© Copyright JASSS
Bruce Edmonds (2001)
Commentary on: Sophie Thoyer, Sylvie Morardet, Patrick Rio,
Leo Simon, Rachel Goodhue and Gordon Rausser (2001)
A Bargaining model to simulate negotiations between water users
Journal of Artificial Societies and Social Simulation
vol. 4, no. 2,
To cite articles published in the Journal of Artificial Societies and Social Simulation, please reference the above information and include paragraph numbers if necessary
- What are the goals of this paper? The authors state that"...the predictive power of the model is not our main concern", rather they wanted to "...provide a better understanding of the complex interrelations between the various components of the modelled system". The purpose of this was broadly to improve negotiations, for example to"...provide guidelines to the negotiation organisers, helping them to choose the adequate negotiation structure", or to "...increase the participation of stakeholders..". I will argue that it fails in these goals - fails because the model structure is essentially unjustified (except by tradition). This breaks any explanatory chain and makes prediction on unseen data extremely unlikely.
- The core of its model is a sequence of games. The model is solved backwards from the last game to the first. A solution to the model is forced by stipulating that if there is not an agreement, the outcome is worse for the participants than any other outcome. The moves by the players are determined by concave utility functions whose forms are largely taken from the micro-economic tradition, but some of whose parameters are estimated (with some input from stakeholders).
- Thus although some of the parameters of the complete model originate from the domain of study, the structure is arrived at largely by assumption. The outcomes of the model are due either to the values of these parameters or the assumptions used in the construction of the model (or some mixture of both). The assumption throughout the paper is that the outcomes of the model are explained by the initial parameterisation, for example, a greater allocation of water to farmers was accounted for by their increased negotiation weight. In other words the authors have assumed that the structure of the model is essentially correct, that it is capable of faithfully transmitting the causes to the outcomes in a similar way to the real negotiations. The big question to be asked of this paper is whether there are grounds for supposing this.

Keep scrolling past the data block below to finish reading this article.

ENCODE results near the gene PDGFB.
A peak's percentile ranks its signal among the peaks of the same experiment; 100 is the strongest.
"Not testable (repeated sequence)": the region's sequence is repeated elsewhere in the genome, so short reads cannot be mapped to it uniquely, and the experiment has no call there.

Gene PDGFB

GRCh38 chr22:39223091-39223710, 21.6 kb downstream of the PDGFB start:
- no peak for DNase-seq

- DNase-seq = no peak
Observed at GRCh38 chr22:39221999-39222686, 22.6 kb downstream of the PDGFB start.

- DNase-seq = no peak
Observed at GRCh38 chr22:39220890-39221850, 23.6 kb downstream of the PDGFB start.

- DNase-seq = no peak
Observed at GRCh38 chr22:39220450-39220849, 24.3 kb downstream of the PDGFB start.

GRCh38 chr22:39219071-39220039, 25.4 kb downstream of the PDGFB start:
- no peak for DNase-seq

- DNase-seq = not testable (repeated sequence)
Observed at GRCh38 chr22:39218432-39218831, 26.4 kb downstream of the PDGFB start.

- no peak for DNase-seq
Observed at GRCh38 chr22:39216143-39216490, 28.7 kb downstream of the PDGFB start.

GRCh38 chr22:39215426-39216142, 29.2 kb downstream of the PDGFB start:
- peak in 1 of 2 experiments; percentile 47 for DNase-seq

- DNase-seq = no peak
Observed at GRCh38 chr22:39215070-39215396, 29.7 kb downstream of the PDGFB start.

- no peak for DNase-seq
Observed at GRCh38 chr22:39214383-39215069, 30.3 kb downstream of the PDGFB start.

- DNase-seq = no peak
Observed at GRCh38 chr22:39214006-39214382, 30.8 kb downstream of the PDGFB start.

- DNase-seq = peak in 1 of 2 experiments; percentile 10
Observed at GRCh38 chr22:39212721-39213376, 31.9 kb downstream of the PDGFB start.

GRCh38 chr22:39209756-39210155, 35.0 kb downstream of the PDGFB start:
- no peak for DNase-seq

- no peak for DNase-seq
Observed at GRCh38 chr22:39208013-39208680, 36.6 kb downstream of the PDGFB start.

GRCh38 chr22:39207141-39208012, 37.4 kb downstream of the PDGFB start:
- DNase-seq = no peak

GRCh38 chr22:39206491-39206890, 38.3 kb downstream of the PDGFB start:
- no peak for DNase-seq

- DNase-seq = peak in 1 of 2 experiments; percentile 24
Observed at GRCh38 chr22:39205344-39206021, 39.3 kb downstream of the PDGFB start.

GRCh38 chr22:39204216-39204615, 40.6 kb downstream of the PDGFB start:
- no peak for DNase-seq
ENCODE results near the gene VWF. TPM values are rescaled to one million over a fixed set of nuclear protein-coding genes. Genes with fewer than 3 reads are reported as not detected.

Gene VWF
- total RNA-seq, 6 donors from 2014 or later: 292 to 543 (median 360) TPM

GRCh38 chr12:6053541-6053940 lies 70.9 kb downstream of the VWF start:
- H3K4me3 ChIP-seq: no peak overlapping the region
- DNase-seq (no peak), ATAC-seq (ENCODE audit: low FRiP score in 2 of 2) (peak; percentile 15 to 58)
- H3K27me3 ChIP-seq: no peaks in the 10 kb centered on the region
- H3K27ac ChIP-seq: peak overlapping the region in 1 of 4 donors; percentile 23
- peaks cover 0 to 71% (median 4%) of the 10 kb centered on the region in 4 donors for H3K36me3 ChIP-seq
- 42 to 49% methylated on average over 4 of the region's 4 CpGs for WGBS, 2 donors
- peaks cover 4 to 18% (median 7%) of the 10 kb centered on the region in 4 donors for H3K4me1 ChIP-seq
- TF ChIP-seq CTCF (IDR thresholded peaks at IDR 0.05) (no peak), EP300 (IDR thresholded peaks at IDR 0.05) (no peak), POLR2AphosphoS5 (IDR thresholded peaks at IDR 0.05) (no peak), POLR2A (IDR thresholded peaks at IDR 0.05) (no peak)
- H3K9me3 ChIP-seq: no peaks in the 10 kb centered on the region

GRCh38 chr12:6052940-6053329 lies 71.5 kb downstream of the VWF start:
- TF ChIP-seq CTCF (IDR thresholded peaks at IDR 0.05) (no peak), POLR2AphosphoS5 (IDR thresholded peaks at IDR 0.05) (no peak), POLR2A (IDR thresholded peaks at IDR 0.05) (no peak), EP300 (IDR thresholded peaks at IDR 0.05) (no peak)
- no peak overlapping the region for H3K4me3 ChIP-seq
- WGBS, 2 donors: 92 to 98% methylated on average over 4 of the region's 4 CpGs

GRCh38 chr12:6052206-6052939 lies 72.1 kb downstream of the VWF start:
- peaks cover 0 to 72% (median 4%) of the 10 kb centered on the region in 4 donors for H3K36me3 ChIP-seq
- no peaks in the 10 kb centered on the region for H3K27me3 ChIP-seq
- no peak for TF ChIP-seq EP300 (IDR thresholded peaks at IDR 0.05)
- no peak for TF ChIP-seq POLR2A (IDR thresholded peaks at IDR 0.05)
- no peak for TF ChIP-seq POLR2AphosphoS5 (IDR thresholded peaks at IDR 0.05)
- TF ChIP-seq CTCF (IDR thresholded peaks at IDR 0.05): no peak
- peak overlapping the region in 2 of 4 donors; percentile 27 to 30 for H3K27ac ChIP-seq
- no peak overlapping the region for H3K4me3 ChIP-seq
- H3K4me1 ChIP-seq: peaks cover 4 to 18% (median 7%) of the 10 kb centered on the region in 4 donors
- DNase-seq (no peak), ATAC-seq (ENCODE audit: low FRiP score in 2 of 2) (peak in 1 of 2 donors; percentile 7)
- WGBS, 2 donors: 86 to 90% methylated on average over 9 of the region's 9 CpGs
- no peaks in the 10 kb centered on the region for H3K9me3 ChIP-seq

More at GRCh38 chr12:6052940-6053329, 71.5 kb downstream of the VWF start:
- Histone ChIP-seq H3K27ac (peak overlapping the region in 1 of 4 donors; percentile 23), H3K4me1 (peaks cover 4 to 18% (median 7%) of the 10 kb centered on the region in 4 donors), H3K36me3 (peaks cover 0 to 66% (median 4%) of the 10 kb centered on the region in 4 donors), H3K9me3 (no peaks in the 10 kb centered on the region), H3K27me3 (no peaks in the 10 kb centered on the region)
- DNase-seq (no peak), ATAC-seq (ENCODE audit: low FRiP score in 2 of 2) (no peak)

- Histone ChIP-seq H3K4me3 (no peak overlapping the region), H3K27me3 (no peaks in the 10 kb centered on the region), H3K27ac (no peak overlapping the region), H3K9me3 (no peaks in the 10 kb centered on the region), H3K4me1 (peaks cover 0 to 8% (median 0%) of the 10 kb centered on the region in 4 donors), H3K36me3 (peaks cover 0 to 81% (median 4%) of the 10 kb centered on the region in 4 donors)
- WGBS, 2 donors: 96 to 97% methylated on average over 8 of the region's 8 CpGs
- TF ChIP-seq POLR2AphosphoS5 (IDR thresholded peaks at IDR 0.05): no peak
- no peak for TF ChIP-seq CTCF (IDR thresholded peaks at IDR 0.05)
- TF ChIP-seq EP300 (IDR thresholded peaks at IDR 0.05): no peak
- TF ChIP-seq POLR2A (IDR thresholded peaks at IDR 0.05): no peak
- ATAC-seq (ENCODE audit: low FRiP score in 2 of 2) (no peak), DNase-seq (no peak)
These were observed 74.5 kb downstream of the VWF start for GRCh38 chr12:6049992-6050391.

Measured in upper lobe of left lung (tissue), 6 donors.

The model is explicitly based upon many assumptions known to be false. In the model the negotiators judge whether to accept a round of negotiation by summing over all the (other) players' future proposals - proposals that they don't yet know. The negotiators make their decisions by recursively solving the negotiation by backwards induction starting from the last round and working their way to the first. In order to ensure that there is a solution to this a number of other (false) assumptions are forced upon the authors - thus the choice of the type of core model has the effect of further distorting the representation. I will briefly look at two such sets of assumptions.
- In the model, if there is no agreement in the last round a proposal that is worse for all the participants is forced upon them - this ensures that participants will accept a compromise however inimical to their interests. This would not be the case in reality (where the government steps in and dictates a compromise in absence of agreement), because negotiations do sometimes fail precisely because that will sometimes be to the advantage of particular participants (among other reasons).
- It is assumed that the policy alternatives form a convex subset and the players alternatives are strictly concave. Taken together this would mean that the negotiation process would be almost trivial. No novel proposals are possible, everybody knows in advance all possible negotiation moves, making alliances is pointless, and the whole process is reduced to a series of price suggestions for each variable - a sort of multidimensional haggling. The complexity of negotiations, the very complexity that makes them necessary, has been eliminated.
- In justification of their choice of model structure the authors say that"...the complexity of agents interactions has led us to adopt necessary simplifications which increase the gap between simulated game solutions and real world outcomes". While, inevitably, some simplifications are necessary for any model, this does not force one to choose inappropriate simplifications. The key choice here, namely the one to base this study on a series of artificial games, is contrary to what we observe in real negotiations and, ultimately, prevents the authors from attaining their goals.
- Thus we have to completely rely on the "validation" to verify the correctness of the model. This is done with some experiments to assess whether the model acts in an "expected" way when parameters are changed - a sort of basic sensitivity analysis. Thus the following is ascertained: that the model can give outcomes that are plausibly of the right order of magnitude; that negotiation outcomes are shifted to be more desirable for a participant as that participants "weight" is increased in a smooth and continuous fashion; that excluding or limiting the impact of a participant biases the final outcome away from that participants interests; and that the initial position influences the outcome. These simple tests give us some confidence that there are no serious bugs in the implementation (compared to its design) but (as the authors recognise) they are insufficient to give confidence that the model is a good representation of the real negotiation. A"second phase of the validation" would be necessary for this (as the authors recognise).
What new insights does the model give us?